Approaching a Mass Extinction?
The Golden Toad, native to Costa Rica, is believed to have gone extinct in 2007. A new study suggests Earth may be on the verge of mass extinction. Credit: Wikimedia
Three Things You Should Know:
1) During the past couple hundred years, scientists have documented the extinction of more than 700 animal species — and this is probably just a small fraction of the total number of modern plant and animal extinctions.
2) By comparing the rate of extinction today to previous rates revealed by fossil records, scientists project that the Earth may soon experience “mass extinction”, the likes of which have only occurred five other times in about 540 million years.
3) Human activities like hunting, deforestation, agricultural development, and pollution have caused many modern extinctions and climate change also poses a significant threat. Depending on the rate of global warming, researchers predict 20-35 percent of today’s species may be lost forever during the next several centuries.
Several news outlets ran a story earlier this week about research that finds the rate of plant and animal extinctions around the world today is much higher than during most periods of history. In fact, the research says extinctions are currently so common that Earth may be on the verge of a “mass extinction.”
Paleontologists have only documented five other periods of mass extinction in history, when fossil clues indicate that as much as 75 percent of species were wiped out over periods of a few thousand to a couple million years.
Scientists today have recorded a staggering number of extinctions in just the past two centuries — including more than 700 mammals, reptiles, and bird species. But because biologists know they haven’t come anywhere close to discovering all the species on Earth, that figure is probably just a tiny fraction of the real number of extinctions that are taking place. With that in mind, researchers at the University of California at Berkeley compared the current extinction rate to rates recorded in the fossil record. They found that what is happening these days is completely out of the ordinary.
In particular, the rates at which mammals, birds, and reptiles are going extinct today is as fast — and in some cases, much faster — than what led to the five major extinctions in the past. The study is published in the March 3 issue of Nature.
To date, only a small percentage of species have been lost in modern times, which means this era doesn’t yet qualify as a “mass extinction.” But what is important, write the study’s authors, is how rapid the recent extinctions appear to be taking place. If the rate of species loss continues, and if many critically endangered species, like southern bluefin tuna or mountain gorillas, disappear, they say it would “propel the world to a state of mass extinction.”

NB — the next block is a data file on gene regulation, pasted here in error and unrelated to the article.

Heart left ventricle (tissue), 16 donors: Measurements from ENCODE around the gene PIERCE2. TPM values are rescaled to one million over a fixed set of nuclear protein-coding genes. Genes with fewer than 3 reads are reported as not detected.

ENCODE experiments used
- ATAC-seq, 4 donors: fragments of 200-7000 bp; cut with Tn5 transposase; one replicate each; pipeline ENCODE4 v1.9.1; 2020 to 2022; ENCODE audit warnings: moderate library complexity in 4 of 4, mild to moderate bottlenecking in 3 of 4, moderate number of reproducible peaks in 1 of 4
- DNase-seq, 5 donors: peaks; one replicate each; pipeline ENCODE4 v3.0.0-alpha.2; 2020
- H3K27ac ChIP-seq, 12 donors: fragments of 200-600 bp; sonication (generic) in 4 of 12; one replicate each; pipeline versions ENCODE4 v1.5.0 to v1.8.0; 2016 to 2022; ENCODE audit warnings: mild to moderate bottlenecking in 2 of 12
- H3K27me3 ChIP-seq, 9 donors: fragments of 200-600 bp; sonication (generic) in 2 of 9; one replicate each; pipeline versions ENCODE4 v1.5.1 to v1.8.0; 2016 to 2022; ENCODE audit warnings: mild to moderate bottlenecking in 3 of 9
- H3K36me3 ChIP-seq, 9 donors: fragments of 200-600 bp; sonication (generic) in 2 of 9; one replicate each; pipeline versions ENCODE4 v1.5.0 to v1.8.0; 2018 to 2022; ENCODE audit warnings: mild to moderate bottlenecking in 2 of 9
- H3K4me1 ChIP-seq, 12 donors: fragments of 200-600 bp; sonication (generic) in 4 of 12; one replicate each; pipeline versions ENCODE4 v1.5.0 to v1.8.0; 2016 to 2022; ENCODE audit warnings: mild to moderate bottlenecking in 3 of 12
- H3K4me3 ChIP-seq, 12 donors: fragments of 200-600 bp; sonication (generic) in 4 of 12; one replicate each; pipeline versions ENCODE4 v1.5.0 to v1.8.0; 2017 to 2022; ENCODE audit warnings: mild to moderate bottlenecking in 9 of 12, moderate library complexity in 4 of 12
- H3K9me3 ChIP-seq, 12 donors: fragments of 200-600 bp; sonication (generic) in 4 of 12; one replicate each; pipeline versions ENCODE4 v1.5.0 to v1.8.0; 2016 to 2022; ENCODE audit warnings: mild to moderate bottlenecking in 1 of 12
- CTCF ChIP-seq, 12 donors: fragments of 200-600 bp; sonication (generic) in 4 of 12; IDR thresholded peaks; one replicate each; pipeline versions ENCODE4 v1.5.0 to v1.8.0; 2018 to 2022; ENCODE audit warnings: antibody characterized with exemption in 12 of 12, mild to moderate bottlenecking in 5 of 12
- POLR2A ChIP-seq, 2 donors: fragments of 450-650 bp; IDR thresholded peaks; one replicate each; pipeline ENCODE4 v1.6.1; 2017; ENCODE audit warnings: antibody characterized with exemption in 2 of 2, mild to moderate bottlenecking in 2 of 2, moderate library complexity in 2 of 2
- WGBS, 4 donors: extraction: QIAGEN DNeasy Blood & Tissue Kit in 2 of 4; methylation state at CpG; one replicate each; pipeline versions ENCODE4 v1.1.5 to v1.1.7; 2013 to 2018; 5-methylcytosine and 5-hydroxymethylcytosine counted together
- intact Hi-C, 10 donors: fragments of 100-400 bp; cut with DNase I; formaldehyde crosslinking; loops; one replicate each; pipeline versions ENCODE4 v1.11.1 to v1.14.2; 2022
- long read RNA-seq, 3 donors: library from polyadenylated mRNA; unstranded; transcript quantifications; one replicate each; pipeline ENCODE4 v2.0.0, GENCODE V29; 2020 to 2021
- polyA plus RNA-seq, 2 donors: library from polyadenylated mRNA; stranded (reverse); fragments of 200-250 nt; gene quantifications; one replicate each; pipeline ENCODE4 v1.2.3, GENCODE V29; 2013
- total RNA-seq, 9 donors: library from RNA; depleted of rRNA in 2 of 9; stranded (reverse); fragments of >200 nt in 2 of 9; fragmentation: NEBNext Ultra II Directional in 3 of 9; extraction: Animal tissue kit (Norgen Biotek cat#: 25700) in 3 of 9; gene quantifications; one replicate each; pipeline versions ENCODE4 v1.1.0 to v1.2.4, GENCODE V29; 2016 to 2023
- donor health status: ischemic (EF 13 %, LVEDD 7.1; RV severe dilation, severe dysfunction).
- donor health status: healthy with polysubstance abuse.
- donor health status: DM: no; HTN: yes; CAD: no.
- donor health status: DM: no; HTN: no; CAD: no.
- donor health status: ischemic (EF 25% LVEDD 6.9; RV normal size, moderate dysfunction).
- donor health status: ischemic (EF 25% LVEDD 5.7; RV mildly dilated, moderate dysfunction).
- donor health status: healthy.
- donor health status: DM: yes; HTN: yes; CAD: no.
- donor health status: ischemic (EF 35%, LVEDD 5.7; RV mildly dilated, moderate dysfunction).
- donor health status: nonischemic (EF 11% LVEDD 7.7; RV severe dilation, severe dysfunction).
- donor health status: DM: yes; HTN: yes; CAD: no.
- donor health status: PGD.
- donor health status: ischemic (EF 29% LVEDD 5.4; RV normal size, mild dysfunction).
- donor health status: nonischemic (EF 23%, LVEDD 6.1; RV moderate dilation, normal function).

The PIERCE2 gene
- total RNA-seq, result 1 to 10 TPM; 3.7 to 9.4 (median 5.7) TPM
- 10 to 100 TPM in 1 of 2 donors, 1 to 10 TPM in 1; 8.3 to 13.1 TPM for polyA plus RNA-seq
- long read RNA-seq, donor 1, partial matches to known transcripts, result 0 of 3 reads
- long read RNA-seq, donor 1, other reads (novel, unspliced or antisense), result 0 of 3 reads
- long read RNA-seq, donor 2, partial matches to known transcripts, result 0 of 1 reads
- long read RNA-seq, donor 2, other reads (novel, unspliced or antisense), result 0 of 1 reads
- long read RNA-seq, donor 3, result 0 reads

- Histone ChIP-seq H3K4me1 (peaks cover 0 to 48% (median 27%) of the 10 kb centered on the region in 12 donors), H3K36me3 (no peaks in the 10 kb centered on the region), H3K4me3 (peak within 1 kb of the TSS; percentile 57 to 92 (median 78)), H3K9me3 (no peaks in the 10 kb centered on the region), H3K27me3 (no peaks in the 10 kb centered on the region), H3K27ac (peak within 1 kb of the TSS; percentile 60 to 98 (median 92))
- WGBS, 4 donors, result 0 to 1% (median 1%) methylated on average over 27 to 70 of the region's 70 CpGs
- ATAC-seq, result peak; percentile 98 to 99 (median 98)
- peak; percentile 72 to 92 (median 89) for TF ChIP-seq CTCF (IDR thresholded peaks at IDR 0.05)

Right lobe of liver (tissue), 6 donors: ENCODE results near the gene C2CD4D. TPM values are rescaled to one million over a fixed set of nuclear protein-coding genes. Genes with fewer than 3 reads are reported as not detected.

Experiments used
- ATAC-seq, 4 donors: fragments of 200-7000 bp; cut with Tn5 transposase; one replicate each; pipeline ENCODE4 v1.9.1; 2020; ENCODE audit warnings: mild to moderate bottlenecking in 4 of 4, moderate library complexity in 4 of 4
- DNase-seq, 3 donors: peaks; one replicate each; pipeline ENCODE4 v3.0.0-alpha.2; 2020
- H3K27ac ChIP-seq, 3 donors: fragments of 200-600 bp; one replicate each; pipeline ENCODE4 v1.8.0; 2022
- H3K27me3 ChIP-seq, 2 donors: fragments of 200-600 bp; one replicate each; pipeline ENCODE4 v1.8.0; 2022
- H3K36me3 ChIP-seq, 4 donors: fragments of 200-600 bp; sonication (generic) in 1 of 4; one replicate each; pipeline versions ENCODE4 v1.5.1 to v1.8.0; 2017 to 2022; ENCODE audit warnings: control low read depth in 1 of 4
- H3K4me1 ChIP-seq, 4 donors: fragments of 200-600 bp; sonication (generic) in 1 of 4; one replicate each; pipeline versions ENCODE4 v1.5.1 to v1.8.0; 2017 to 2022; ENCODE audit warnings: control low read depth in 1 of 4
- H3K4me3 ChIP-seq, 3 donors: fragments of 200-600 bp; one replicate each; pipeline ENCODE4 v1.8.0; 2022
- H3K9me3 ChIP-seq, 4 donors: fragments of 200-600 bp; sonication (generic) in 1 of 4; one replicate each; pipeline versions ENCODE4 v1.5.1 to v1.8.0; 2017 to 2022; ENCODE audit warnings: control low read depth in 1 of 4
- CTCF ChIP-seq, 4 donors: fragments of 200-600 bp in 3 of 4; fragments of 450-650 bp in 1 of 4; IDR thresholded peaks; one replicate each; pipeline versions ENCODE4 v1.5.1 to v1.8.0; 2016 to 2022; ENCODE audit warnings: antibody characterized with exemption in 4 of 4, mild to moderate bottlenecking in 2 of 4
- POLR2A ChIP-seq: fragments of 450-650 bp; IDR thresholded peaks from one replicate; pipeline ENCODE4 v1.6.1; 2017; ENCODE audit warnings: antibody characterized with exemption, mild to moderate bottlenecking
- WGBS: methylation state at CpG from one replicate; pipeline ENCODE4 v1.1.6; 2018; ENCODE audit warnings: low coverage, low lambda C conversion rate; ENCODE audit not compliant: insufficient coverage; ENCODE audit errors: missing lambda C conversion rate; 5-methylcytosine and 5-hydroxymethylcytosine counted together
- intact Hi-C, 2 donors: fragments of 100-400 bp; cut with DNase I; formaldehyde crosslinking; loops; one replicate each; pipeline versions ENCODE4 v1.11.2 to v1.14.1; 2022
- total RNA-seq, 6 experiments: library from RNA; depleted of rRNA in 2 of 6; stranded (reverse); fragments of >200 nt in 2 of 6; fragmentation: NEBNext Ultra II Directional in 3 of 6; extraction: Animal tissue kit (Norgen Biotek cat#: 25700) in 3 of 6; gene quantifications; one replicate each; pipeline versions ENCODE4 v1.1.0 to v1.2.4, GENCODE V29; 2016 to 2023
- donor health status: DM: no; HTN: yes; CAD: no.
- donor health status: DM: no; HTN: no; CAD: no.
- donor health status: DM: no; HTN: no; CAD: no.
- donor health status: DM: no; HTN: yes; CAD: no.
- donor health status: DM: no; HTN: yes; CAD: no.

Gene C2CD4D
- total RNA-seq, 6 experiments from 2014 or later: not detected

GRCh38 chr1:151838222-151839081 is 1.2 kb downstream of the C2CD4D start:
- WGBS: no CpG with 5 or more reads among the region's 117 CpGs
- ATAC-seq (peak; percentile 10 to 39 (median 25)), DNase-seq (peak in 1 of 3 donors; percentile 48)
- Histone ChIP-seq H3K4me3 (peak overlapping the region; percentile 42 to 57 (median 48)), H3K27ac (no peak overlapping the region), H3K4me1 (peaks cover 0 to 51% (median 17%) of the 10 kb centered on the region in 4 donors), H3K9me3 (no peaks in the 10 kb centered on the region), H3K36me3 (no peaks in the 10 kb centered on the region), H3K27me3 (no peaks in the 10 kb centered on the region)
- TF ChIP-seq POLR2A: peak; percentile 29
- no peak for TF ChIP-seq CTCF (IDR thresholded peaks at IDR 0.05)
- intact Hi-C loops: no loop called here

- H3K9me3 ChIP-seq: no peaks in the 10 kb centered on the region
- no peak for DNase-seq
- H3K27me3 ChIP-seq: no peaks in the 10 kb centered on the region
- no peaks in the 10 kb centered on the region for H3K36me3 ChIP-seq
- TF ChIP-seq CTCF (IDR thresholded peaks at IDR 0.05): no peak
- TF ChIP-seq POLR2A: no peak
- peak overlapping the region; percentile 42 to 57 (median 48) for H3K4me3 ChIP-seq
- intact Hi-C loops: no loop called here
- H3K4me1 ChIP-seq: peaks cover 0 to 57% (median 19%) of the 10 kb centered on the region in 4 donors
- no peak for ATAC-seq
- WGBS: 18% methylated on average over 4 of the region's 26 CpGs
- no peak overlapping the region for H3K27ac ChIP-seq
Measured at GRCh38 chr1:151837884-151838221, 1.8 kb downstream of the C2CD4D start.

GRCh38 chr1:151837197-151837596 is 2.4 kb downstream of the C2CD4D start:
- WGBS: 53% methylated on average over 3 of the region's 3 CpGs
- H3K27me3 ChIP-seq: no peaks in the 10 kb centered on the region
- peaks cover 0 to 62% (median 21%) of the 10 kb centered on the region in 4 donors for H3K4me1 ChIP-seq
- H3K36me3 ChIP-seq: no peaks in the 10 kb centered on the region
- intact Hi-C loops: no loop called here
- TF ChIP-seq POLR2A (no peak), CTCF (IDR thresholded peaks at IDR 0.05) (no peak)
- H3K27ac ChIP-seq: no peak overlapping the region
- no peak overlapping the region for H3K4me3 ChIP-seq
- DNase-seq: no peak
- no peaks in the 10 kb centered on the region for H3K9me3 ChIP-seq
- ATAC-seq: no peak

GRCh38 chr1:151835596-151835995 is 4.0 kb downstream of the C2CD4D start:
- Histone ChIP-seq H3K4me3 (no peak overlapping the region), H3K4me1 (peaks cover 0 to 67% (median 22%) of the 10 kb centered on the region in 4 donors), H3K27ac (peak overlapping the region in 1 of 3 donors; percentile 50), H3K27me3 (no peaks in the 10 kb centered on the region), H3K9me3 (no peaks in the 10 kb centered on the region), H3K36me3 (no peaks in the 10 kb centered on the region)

In other words, we’re not experiencing this kind of event right now…but we may be on the cusp.
Why This Science Matters:
Past mass extinction events had a number of likely causes. Periods of dramatic climate change, when the planet was quickly warming or cooling, have been implicated in many of these events. In addition, rising concentrations of greenhouse gases, including carbon dioxide (CO2), changed the ocean’s chemistry so drastically at times that most species couldn’t survive. And asteroid collisions probably instigated at least one of the mass extinctions.
We’re not expecting another asteroid collision anytime soon, but some of the other triggers — climbing temperatures and ocean acidification — are taking place today.
Of course, there is one very big difference between prior times of mass extinctions, and now: us. Humans weren’t around during any of the previous extinctions, so it would be tempting to think that today’s extinctions are unrelated to human behavior. But according to this study and other research, that clearly isn’t the case.
Pollution, hunting, clear-cutting vast swaths of rainforest; all these human activities have contributed to the loss of hundreds of species. Recent climate change, which is likely caused in part by burning fossil fuels, have also begun to put pressure on species the world over, and further climate change will likely put even more species at risk.
In fact, computer models predict that if global warming continues in the coming decades, between 20 and 35 percent of the planet’s species could be headed for extinction within just 40 years.